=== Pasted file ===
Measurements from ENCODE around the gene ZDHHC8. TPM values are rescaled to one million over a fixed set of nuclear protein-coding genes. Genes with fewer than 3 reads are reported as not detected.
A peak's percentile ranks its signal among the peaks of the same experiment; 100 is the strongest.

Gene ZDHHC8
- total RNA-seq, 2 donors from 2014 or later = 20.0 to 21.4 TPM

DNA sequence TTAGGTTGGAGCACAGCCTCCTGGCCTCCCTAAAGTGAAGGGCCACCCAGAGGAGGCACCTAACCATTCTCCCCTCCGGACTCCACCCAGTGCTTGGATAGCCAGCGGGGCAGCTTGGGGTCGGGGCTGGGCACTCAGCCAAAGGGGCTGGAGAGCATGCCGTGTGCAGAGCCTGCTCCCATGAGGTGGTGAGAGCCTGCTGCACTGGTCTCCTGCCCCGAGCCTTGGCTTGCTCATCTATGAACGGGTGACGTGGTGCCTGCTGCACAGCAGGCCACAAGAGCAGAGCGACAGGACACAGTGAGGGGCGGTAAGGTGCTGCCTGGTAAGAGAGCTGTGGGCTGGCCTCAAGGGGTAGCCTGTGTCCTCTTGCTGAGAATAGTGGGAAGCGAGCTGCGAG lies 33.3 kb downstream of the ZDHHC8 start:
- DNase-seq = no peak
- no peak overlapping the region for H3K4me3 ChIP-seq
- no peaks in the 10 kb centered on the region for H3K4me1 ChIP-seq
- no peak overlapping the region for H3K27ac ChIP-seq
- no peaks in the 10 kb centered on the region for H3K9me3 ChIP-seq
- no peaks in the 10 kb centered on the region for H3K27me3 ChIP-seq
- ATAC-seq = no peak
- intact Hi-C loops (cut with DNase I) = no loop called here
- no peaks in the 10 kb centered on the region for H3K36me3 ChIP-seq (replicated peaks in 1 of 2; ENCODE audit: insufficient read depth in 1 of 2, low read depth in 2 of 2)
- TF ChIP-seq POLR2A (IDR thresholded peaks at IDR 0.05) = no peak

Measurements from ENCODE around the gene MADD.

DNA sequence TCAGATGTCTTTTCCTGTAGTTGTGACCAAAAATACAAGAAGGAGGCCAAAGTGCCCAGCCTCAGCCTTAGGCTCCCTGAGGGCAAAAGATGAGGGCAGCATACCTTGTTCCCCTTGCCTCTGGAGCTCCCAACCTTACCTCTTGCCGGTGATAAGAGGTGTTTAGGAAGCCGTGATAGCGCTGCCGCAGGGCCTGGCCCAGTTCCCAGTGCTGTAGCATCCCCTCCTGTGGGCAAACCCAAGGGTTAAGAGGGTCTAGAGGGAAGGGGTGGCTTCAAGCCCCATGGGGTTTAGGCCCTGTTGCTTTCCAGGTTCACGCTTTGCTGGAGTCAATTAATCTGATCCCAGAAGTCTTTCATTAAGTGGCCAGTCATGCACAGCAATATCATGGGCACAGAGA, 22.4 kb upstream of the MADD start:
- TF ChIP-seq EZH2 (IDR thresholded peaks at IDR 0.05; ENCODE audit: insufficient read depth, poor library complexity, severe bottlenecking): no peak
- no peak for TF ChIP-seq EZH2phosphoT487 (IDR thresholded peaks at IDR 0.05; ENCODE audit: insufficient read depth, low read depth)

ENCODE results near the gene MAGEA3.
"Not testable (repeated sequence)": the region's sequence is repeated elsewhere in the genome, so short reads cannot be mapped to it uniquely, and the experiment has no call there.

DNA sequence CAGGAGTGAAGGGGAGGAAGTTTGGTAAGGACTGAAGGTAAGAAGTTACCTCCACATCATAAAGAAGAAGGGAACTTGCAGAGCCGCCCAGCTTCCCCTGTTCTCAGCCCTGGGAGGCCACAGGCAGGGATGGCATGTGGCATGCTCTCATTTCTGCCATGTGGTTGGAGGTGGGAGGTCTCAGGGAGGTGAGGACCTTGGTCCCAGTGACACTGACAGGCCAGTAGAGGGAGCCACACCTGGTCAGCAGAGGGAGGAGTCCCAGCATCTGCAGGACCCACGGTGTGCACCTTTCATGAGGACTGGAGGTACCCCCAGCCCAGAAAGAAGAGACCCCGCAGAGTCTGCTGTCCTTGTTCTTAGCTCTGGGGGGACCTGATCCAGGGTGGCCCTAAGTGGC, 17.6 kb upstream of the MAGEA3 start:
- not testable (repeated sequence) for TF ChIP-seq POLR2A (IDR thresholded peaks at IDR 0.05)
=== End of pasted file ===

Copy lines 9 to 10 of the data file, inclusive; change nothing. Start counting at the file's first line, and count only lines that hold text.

- no peak overlapping the region for H3K27ac ChIP-seq
- no peaks in the 10 kb centered on the region for H3K9me3 ChIP-seq